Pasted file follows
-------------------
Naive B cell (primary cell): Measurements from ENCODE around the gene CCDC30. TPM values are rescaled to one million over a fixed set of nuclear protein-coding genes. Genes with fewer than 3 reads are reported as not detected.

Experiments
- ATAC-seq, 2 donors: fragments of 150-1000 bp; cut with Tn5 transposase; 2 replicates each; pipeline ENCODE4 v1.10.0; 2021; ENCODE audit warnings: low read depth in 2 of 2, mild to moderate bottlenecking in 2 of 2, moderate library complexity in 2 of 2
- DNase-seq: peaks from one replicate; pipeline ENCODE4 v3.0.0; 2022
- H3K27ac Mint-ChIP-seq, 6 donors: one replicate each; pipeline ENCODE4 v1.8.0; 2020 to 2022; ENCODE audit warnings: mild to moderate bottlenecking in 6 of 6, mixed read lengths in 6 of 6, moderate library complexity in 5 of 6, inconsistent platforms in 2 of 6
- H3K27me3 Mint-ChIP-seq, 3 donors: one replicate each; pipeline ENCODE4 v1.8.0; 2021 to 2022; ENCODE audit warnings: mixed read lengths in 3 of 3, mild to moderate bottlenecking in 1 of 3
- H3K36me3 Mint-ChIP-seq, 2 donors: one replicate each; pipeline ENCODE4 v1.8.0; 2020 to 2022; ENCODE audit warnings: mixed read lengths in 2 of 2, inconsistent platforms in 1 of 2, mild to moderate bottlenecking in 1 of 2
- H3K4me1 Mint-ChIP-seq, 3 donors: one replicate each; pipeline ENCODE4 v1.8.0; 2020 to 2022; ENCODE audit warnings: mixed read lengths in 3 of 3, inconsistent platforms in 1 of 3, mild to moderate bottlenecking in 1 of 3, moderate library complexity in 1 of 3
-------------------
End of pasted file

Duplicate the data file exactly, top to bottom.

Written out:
Naive B cell (primary cell): Measurements from ENCODE around the gene CCDC30. TPM values are rescaled to one million over a fixed set of nuclear protein-coding genes. Genes with fewer than 3 reads are reported as not detected.

Experiments
- ATAC-seq, 2 donors: fragments of 150-1000 bp; cut with Tn5 transposase; 2 replicates each; pipeline ENCODE4 v1.10.0; 2021; ENCODE audit warnings: low read depth in 2 of 2, mild to moderate bottlenecking in 2 of 2, moderate library complexity in 2 of 2
- DNase-seq: peaks from one replicate; pipeline ENCODE4 v3.0.0; 2022
- H3K27ac Mint-ChIP-seq, 6 donors: one replicate each; pipeline ENCODE4 v1.8.0; 2020 to 2022; ENCODE audit warnings: mild to moderate bottlenecking in 6 of 6, mixed read lengths in 6 of 6, moderate library complexity in 5 of 6, inconsistent platforms in 2 of 6
- H3K27me3 Mint-ChIP-seq, 3 donors: one replicate each; pipeline ENCODE4 v1.8.0; 2021 to 2022; ENCODE audit warnings: mixed read lengths in 3 of 3, mild to moderate bottlenecking in 1 of 3
- H3K36me3 Mint-ChIP-seq, 2 donors: one replicate each; pipeline ENCODE4 v1.8.0; 2020 to 2022; ENCODE audit warnings: mixed read lengths in 2 of 2, inconsistent platforms in 1 of 2, mild to moderate bottlenecking in 1 of 2
- H3K4me1 Mint-ChIP-seq, 3 donors: one replicate each; pipeline ENCODE4 v1.8.0; 2020 to 2022; ENCODE audit warnings: mixed read lengths in 3 of 3, inconsistent platforms in 1 of 3, mild to moderate bottlenecking in 1 of 3, moderate library complexity in 1 of 3